A ruling issued May 9 by District Court Magistrate Amanda Hunter enjoins Alison Brown from using any improved structures or facilities at her home on 11600 Antelope Road “to provide service, housing or safekeeping to any animal or equipment that is used in conjunction with guiding services, specifically such guiding services that involve Dr. Brown’s riding out or hunting with foxhounds on public lands with any other individuals who are not effecting substantial control over the foxhounds.”
The ruling is in effect “until such time as Brown has received a permit from Chaffee County to operate her outfitting facility … unless modified or removed by further court action.”
The decision represents one portion of the Chaffee County Commissioners proposed order imposing injunction and penalties filed on April 19.
In an April 30 ruling, Hunter had earlier denied the Board of Commissioners’ instant motion for permanent injunction and penalties based on their claim that Brown is operating an outfitting facility.
Hunter allowed an enjoined motion between Chaffee County and Brown’s neighbors Chris Vely and Laura Barton over the county’s kennel definition. The county’s proposed permanent injunction was filed together with an outside attorney, William Tuthill III of Arvada.
The county’s proposed injunction and penalties had sought to prevent Brown from maintaining any outfitting facilities on her property, as well as on a separate parcel she owns at 11555 Antelope Road, without obtaining a permit. It also sought to prevent her from serving as a Master of Foxhounds for outings involving any third parties using “any dogs, horses or equipment kept on her property … not utilize her property as a staging point for expeditions … not train or allow dogs on her property to be used for expeditions or outings … not allow horses or dogs to trespass onto … non-public easements.”
The county’s proposed order would have allowed them to enter the property to inspect the grounds for compliance, impose an initial fine and assign a financial penalty of $100 per day for each day it deemed her non-compliant, and to proceed with contempt proceedings.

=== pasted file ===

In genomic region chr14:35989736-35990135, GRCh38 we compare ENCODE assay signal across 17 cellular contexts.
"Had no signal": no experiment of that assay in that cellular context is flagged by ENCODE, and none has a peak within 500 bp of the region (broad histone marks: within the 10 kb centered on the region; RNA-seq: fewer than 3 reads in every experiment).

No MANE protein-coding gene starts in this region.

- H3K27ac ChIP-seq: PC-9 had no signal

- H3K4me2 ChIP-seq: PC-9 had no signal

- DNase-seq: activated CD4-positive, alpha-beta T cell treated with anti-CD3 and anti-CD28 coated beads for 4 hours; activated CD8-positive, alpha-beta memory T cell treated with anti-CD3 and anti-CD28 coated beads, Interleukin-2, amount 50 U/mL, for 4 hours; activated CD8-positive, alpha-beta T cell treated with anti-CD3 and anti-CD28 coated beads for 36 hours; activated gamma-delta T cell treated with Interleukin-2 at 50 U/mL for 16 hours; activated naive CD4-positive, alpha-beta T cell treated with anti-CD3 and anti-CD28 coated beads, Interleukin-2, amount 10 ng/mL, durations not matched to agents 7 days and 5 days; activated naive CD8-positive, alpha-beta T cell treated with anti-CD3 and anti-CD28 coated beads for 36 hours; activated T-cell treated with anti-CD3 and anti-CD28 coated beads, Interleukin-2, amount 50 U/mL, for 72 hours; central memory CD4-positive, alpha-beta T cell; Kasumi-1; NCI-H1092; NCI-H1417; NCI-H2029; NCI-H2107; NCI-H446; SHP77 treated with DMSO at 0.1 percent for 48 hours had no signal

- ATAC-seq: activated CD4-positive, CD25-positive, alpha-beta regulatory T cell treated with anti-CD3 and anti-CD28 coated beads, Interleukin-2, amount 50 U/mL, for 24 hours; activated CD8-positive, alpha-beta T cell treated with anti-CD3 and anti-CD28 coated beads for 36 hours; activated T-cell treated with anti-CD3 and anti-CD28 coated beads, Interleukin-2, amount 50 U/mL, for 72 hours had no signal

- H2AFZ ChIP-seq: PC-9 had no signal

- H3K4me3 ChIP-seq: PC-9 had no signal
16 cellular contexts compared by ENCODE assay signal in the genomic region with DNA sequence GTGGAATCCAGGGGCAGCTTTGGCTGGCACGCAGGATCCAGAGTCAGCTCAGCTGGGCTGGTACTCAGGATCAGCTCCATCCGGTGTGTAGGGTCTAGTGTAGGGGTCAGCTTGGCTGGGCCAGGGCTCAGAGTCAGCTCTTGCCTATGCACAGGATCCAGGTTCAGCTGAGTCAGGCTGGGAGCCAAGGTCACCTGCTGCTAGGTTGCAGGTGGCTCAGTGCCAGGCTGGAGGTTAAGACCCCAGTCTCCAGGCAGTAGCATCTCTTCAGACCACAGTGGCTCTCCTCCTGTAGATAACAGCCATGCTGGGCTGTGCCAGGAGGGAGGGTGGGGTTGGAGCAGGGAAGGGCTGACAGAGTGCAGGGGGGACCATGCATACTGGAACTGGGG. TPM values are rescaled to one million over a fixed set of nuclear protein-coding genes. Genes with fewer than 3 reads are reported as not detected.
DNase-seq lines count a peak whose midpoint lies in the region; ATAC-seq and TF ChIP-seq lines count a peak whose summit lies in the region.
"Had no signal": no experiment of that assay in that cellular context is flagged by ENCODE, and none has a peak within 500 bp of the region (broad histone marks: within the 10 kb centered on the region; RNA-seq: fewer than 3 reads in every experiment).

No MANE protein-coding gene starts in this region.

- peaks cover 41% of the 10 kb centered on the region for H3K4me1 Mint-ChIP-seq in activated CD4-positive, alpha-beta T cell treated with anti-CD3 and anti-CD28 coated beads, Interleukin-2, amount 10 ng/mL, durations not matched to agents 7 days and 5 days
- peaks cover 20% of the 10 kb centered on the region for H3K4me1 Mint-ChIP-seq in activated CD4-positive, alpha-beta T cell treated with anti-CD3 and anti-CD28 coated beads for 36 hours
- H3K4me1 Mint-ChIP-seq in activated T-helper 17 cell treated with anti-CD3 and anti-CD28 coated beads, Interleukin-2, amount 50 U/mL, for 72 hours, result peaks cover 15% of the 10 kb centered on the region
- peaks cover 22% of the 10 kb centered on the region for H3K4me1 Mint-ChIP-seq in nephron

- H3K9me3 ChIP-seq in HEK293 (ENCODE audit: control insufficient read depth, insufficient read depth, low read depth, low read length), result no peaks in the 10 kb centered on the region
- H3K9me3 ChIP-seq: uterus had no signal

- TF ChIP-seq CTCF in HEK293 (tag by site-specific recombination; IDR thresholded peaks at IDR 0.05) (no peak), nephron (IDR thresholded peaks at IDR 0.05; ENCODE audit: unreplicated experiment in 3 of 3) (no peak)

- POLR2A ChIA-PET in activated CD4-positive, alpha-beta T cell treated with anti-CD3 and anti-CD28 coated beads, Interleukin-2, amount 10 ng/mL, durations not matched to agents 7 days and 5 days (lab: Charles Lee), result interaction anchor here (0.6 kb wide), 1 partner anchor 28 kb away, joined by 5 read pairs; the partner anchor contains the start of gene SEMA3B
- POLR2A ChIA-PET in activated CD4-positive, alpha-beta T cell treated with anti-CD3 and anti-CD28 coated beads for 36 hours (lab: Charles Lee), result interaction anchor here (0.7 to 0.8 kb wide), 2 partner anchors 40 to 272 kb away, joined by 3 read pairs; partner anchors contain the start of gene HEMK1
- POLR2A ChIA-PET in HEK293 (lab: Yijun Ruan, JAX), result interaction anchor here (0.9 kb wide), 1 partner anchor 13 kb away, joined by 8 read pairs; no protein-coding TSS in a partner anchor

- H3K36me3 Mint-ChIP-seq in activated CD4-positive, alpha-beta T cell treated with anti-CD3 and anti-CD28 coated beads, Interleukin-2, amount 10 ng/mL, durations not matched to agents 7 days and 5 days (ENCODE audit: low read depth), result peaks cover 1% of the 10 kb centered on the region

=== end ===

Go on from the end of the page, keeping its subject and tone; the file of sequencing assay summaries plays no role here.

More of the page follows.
The proposed injunction did not define outfitting facilities, nor did it differentiate outings for family and friends from commercial activities.
Hunter’s ruling acknowledged “the county’s definition of outfitting facilities may sweep in conduct that is as benign as a grandfather taking his grandson out for a horseback ride, but, again the constitutionality of the regulation has not been raised by the defendant.”
Brown does not dispute the county kennel definition, which the county adopted in November 2017.
“I will, of course, comply with what the court has ordered and have always intended to apply for a kennel permit,” said Brown.
Regarding the outfitting definition, Brown said, “I will submit an application for an outfitting facility limited impact review. I hope that this means that the county will at long last allow me to live in my house. It has been very stressful being homeless since before Christmas.”
Brown said that she will complete the outfitting application for the use of her stable of horses for fox hunting. Ironically, keeping horses is an otherwise permitted use in her zone area.
Several days before the hearing on the instant motion seeking a permanent injunction, the county filed a brief arguing that the Board of Adjustment had already determined that Brown was operating an outfitting facility, so the issue wasn’t subject to collateral challenge. Hunter denied it.
“There had been no showing that the Board of Adjustment considered whether the zoning regulation had been properly adopted,” wrote Hunter. “Thus, the claims between the two proceedings (the motion for permanent injunction and a joinder motion for summary judgment) are not the same.”
In an April 30 ruling that allowed the county’s requests for kennel definitions to be enjoined with those of Brown’s neighbors Vely and Barton, Hunter wrote, “To enjoin a zoning violation, a county must prove both the adoption and violation of a particular regulation.” Board of County Com’rs v. Rohrbach, 226 P.3d 1184, 1186 (Colo. App 2009) … “To be clear, the Court does not view as part of its analysis a determination of whether the Board of Adjustment abused its discretion in determining that Dr. Brown was operating an outfitting facility. Further, no argument regarding the constitutionality of the zoning regulation has been raised by Defendant.”